Bread of Life: Offensive Talk

August 26, 2018/John 6:56-69

It is decision time.

There have been signs and wonders, certainly.  Jesus added to the wine supplies at a wedding in Cana.  He offered life-giving water to a Samaritan woman.  He healed the son of a man employed by the emperor as well as a raggedy hobo outside Jerusalem’s city gates.  And of course, he fed all those people up on the mountain.

But he also threw money changers and people selling animals for sacrifice out of the temple, calling it his Father’s house.  He talked about being born again, claimed he had come from heaven, and offered his flesh to eat and his blood to drink.

Now, as his disciples complain, he raises his eyebrows and with a bit of a smirk in his voice, asks them, “Does this offend you?”

Apparently many of his followers answered, “Yes.  Yes, Jesus!  We are offended!  This is a hard teaching.  Who can accept it?”  And many of them turned back.  They drifted away.  They went back home, where in later years they would reminisce with their grandchildren.  “Yes.  I knew the teacher.  I followed him for a while.  But it was hard.  He was hard.  So I came home.”

To press the point, after the deserters had wandered off, Jesus turned to the twelve.  The twelve men whom he had invited to follow him, to whom he had issued a personal invitation.  But now the smirk is gone and instead it is sorrow that fills his voice as he asks them, “Do you also wish to go away?”

It is decision time.

The Old Testament reading for this Sunday comes from Joshua.  You remember Joshua – the one appointed to take Moses’ place when he died; the one who led the people into the promised land.  They’re moving in now, and Joshua calls them all together to say, it is decision time.

“Choose this day whom you will serve,” Joshua tells the Israelites, “whether the gods your ancestors served in the region beyond the River or the gods of the Amorites in whose land you are living; but as for me and my household, we will serve the Lord” (Joshua 24:15).

Choose.  It is decision time.

“Do you also want to go away?” Jesus asks the twelve.

Do you want to turn back, to leave behind the life-giving bread, the saving blood that I am offering?  Do you also want to go away?

“Neither Joshua nor Jesus take pains in these readings to make choosing God easy.  If anything, they make it harder.  Joshua explains in no uncertain terms the fidelity, obedience, and tenacity a covenant relationship with God requires.  ‘If you’d rather worship the idols of your ancestors, go for it,’ he tells his listeners.  ‘Because the life Yahweh calls you to is no joke.  He means business.’”[1]

Jesus makes no excuses for his hard words, either.  He does not try to soften his message or assure his followers that life will be easy after all, that following him, choosing God, will mean a life of peace and happiness, free of trouble and anxiety and all the things that make life so hard, so trying.  He doubles down.  “It is the spirit that gives life; the flesh is useless.”  There is nothing you can do that will make this life better, he points out.  But I offer water to soothe, bread to assuage your hunger, blood to cleanse your spirit.  I offer life.

It is decision time.

Do you also want to walk away?

And let’s be honest here.  Yes.  Sometimes we do want to walk away.  We want to walk away from a grace that offers cooling water to our enemy.  “Sometimes I do [want to walk away] because grace is hard to stomach when it is extended to those I want to get what I think is coming to them.  Not only that, but eating this bread from heaven requires that I am what I eat, that I abide in Jesus, that I put on the whole armor of God and take on the cosmic powers of this present darkness, that I offer heavenly bread indiscriminately and eat with anyone and everyone.”[2]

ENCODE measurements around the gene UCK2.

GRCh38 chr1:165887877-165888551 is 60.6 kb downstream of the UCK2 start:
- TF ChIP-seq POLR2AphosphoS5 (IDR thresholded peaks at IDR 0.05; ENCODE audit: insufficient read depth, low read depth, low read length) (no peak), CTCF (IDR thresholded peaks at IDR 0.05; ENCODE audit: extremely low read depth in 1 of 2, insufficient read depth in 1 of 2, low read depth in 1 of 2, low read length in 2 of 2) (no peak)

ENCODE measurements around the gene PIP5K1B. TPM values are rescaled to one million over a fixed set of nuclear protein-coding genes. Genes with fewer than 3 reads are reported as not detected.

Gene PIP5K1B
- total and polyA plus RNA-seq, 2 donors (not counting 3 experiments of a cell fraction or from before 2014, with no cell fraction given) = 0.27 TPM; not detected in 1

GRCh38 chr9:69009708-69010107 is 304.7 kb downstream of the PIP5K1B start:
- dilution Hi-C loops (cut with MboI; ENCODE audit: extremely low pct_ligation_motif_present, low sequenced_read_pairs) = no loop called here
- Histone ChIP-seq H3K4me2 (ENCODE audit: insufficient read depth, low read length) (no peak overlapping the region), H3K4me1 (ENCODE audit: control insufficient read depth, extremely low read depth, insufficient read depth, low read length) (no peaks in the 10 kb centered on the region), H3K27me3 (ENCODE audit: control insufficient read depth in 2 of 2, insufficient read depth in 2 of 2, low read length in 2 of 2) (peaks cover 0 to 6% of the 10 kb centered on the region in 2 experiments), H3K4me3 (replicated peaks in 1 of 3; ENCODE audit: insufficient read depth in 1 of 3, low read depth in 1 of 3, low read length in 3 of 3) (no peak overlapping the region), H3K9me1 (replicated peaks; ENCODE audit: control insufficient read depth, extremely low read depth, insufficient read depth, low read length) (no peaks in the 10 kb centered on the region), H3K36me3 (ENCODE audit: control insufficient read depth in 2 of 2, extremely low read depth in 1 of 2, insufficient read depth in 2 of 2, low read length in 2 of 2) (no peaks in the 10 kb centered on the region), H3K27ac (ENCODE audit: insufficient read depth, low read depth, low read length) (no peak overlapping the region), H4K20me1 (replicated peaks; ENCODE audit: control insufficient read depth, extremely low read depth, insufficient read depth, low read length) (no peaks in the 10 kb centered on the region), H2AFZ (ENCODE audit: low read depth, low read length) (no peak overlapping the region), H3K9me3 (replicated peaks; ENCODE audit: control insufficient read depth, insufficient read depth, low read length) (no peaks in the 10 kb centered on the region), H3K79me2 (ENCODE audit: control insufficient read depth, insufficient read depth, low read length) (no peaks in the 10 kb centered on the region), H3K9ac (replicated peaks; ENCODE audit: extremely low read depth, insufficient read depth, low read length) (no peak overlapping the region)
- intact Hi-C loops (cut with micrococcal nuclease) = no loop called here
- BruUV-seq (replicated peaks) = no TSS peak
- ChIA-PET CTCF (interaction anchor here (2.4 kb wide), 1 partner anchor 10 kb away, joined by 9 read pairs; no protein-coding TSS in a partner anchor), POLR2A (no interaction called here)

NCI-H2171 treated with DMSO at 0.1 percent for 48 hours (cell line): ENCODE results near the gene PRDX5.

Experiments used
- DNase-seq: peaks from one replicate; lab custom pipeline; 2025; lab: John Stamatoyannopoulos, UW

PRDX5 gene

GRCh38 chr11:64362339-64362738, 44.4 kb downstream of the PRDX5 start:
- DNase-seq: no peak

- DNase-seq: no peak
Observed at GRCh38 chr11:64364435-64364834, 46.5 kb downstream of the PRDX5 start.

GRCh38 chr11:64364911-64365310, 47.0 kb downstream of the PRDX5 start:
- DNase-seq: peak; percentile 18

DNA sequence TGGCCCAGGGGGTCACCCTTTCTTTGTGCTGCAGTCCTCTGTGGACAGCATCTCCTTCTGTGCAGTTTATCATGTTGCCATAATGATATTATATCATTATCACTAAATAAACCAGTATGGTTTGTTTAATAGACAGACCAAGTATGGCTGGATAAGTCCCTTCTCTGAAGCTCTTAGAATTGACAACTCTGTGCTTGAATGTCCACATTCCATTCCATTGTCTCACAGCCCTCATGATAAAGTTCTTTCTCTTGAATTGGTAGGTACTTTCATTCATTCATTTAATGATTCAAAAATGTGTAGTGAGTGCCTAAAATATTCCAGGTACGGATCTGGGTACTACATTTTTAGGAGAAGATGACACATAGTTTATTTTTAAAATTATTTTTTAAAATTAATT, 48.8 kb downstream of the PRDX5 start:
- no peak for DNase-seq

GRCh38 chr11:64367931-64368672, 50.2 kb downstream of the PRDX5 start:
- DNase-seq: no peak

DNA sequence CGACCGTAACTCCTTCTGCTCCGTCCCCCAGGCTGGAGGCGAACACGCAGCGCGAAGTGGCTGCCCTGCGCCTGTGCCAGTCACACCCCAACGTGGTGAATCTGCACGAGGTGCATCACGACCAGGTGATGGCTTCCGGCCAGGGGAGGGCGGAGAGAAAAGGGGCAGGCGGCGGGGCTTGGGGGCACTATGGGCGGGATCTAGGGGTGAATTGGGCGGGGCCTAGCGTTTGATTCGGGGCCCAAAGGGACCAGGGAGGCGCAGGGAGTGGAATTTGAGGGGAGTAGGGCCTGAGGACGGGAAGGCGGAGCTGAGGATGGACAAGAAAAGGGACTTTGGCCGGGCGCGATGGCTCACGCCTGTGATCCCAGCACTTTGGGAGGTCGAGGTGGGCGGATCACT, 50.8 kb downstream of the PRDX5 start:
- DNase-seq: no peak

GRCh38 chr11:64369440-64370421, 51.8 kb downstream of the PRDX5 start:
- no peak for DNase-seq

Even if we don’t turn away, we do find ourselves “trying to water down Jesus’ demands.  [But Jesus issues] an uncompromising call to faithful discipleship.”[3]

“Do you also wish to go away?”

Simon Peter answers for the twelve.  “Lord, to whom can we go?”  What else are we going to do?  “You have the words of eternal life.”  “In that moment, Simon Peter realizes that despite the startling images, despite the hard path, he is ready to give up some control in order to go home, in order to accept the gift of life.”[4]

And that’s the problem, isn’t it?  We don’t want to give up control – or what control we believe we have – to follow this Jesus who promises life but asks so much of us.

It is decision time.

“In the moment that we choose to eat Jesus’ flesh and drink Jesus’ blood – and we truly abide in him and he in us – we choose life.  We give up the notion that we are in control.  Fear truly no longer has the upper hand.  We understand that we are no better than any other child of God because of our denomination, our skin color, our gender, our job.  We turn over to God that which we fear most, trusting that we are loved.”[5]

The decision of the twelve “not to turn away but to walk forward with Jesus draws them together as a community of faith.  Their professed willingness to follow Jesus Christ renders them a community of faith.  It is our commitment to follow Christ alongside others that makes us the people of God.”[6]

It is decision time.

[1] Debie Thomas, “Choose this Day,” Journey with Jesus, 19 August 2018

[2] Jill Duffield, “Do you wish to turn away?”, Looking into the Lectionary, Presbyterian Outlook, Aug 20, 2018

[3] Lamar Williamson, Jr., Preaching the Gospel of John, 90

[4] Amy C. Howe, Feasting on the Word B/3, 384

[5] Ibid.

[6] Dawn Ottoni Wilhelm, Feasting on the Word B/3, 385


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